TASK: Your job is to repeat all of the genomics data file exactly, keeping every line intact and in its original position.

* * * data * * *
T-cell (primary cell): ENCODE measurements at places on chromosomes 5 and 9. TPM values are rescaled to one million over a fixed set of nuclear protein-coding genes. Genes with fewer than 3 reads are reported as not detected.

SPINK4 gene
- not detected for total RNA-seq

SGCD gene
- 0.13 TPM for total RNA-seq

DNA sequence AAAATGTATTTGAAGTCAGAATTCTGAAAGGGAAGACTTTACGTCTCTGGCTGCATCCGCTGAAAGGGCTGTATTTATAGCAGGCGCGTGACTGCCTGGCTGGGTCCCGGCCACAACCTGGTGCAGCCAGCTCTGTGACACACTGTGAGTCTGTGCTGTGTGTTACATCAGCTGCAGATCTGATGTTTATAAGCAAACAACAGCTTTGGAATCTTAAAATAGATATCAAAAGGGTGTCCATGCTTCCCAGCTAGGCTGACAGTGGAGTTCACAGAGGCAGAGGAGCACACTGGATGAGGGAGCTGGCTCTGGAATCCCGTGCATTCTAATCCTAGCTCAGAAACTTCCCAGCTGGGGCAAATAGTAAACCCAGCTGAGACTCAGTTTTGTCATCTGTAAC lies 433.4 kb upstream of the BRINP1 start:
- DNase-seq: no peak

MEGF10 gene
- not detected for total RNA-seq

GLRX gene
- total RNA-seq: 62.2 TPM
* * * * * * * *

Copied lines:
T-cell (primary cell): ENCODE measurements at places on chromosomes 5 and 9. TPM values are rescaled to one million over a fixed set of nuclear protein-coding genes. Genes with fewer than 3 reads are reported as not detected.

SPINK4 gene
- not detected for total RNA-seq

SGCD gene
- 0.13 TPM for total RNA-seq

DNA sequence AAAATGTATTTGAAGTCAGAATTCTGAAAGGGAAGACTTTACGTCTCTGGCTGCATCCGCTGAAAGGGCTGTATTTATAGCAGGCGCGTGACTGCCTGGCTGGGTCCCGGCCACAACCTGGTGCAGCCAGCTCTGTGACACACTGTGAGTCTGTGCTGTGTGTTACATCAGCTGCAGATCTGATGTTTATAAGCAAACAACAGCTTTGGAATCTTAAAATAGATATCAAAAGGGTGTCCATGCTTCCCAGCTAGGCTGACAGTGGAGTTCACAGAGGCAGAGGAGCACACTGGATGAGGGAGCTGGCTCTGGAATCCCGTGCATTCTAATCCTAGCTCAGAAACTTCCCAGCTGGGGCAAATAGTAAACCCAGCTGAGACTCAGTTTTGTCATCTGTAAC lies 433.4 kb upstream of the BRINP1 start:
- DNase-seq: no peak

MEGF10 gene
- not detected for total RNA-seq

GLRX gene
- total RNA-seq: 62.2 TPM